Designing bookshelf speakers

Sealed, vented, bandpass, etc.

Designing bookshelf speakers

Postby calfinn » Sat Mar 06, 2010 12:42 am

I want to build a pair of bookshelf speakers. I'm thinking a ported enclosure with a small mid/bass driver (4 or 5 inch) and maybe a soft dome tweeter maybe a 30 watt one. I've made sealed enclosure hi-fi speakers and guitar speaker cabs before but nothing too complicated. I could use some help with tuning the enclosures particularly what frequency to tune the enclosures to and any calculations I need to use. I could also use help figuring out what sort of cross over to use.
Thanks in advance.
calfinn
 
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Re: Designing bookshelf speakers

Postby Klaus Stock » Sat Mar 06, 2010 8:59 am

Hi,

calfinn wrote:I want to build a pair of bookshelf speakers. I'm thinking a ported enclosure with a small mid/bass driver (4 or 5 inch) and maybe a soft dome tweeter maybe a 30 watt one. I've made sealed enclosure hi-fi speakers and guitar speaker cabs before but nothing too complicated. I could use some help with tuning the enclosures particularly what frequency to tune the enclosures to and any calculations I need to use. I could also use help figuring out what sort of cross over to use.


I suggest that you try WinISD (http://www.linearteam.dk/default.aspx?pageid=winisd). It's free. I'm not sure about the "Pro" version, never tried it myself and it's still in an early stage of development.

Next, try to find a few candidates for your misbass driver. You'll need their Thiele-Small parameters, which about every reasonable manufacturer will provide in brochures or on some website. Enter the driver's parameters in WinISD and use the "New Project" assistant to generate a standard vented enclosure. WinISD should come up with the "natural alignment" solution for the specific driver. This is always the best possible solution for that driver, resulting in a maximally flat bassband.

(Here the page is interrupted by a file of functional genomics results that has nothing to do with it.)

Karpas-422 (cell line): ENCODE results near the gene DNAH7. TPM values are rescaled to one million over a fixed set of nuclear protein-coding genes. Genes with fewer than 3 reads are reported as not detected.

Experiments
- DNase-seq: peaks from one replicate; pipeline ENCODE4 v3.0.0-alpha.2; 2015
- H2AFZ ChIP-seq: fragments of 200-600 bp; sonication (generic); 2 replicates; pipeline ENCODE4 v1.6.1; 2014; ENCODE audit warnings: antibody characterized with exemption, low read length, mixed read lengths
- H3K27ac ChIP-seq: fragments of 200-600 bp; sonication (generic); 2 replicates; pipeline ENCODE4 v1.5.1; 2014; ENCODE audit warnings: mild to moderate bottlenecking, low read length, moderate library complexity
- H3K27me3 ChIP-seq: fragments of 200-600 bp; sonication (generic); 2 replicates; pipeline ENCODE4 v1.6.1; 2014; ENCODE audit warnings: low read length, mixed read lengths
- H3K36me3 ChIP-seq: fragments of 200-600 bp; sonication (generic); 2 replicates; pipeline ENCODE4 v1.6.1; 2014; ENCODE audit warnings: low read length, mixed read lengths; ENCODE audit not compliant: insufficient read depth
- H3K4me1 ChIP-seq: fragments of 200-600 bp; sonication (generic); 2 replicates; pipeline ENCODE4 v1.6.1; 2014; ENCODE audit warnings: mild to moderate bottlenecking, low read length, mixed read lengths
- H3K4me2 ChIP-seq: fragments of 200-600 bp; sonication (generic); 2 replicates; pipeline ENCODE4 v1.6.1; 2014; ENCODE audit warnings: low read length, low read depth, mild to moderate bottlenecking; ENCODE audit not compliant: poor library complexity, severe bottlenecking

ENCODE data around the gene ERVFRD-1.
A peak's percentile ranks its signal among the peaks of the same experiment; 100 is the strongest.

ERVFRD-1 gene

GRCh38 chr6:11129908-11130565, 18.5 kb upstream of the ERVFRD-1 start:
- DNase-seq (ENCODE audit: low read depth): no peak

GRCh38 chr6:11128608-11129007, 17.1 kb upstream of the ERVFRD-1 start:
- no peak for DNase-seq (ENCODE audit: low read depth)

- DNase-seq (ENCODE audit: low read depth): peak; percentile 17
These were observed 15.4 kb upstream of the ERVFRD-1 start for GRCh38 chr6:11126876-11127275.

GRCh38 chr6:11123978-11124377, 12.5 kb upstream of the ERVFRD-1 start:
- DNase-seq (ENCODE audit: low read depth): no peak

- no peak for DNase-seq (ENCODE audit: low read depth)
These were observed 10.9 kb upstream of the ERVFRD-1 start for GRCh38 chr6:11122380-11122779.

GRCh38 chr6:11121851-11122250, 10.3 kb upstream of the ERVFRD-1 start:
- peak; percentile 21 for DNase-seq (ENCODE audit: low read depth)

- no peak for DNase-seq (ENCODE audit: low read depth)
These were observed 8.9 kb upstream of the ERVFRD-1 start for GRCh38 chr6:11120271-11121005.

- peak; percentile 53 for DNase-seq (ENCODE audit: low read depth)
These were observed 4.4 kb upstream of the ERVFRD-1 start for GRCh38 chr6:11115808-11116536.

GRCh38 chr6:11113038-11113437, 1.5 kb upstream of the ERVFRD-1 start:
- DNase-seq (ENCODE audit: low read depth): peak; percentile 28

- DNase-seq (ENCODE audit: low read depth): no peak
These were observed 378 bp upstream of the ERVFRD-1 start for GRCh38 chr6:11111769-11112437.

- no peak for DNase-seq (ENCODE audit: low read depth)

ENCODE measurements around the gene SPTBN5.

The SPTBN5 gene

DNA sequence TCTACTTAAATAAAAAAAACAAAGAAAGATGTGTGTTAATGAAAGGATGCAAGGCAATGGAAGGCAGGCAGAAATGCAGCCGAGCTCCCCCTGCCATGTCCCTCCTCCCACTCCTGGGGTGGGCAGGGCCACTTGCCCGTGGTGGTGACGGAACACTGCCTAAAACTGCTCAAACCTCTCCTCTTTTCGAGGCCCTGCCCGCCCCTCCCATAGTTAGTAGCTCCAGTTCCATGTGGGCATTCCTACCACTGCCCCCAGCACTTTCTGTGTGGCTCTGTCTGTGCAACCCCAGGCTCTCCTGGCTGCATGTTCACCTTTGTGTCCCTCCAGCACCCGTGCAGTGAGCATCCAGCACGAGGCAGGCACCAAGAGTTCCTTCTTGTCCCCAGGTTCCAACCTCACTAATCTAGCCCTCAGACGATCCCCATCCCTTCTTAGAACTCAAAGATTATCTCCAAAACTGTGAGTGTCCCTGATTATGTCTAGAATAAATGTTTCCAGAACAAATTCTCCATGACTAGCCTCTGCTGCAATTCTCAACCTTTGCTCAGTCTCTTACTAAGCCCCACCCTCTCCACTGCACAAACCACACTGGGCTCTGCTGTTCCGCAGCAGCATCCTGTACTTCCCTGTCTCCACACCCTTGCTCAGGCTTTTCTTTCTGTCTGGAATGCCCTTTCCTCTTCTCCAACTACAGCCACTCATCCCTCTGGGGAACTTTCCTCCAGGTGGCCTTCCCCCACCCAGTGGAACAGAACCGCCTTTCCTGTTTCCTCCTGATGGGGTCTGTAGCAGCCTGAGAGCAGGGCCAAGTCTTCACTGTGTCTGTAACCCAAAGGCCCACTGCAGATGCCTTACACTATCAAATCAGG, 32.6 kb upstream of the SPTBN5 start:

Now, that "best solution" may, of course, be worthless to you. It may turn out that the speaker may not be able to cover the required frequency range. I guess that a bookshelf speaker should go down to around 60Hz, unless, of course, it's designed to work together with a subwoofer. Or it may turn out to be too big.

It is possible to deviate from the "natural alignment". WinISD allows you to play around with box size and tuning, while you watch frequency response and group delay. This will always make the design worse - from the HiFi viewpoint. However, there are popular designs which deviate quite a bit from the "optimum design". For example, it's possible to design a "bass hump" into the frquency response. The speaker may not go as low as with the optimum design, but the "hump" (which could be as high as 100Hz) can trick the ear into believing that the speaker has "substantial bass".

When tweaking the vent, keep the airspeed below 10% of the speed of sound. WinISD will display the mach number, which should stay below 0.1 mach.

Finding a suitable tweeter is less complicated. You#LL need one with similar or higher sensivity as the midbass driver achieves in your box. If the tweeter has higher sensivity, it can be padded down (with an "L-Pad"). As the bass typically consumed much more power than the tweeter, padding the bass is often not practical. The tweeter's frequency respose must overlap with that of the midbass, obviously.

For the crossover, the "usual suspect" is a 12dB/oct passive crossover. WinISD can also help here. The crossoverover point should be (at least) one octave above the resonant frequency of the tweeter. Note that for the crossover calculation, you need the driver's impedances at the crossover frquency. Which is definitly not the "nominal impedance" (well, it may be close in the case of the tweeter). If you don't find impedance plots, you can flatten out the impedance curves by adding a "Boucherot cell" aka "Zobel network".

Best regards, Klaus
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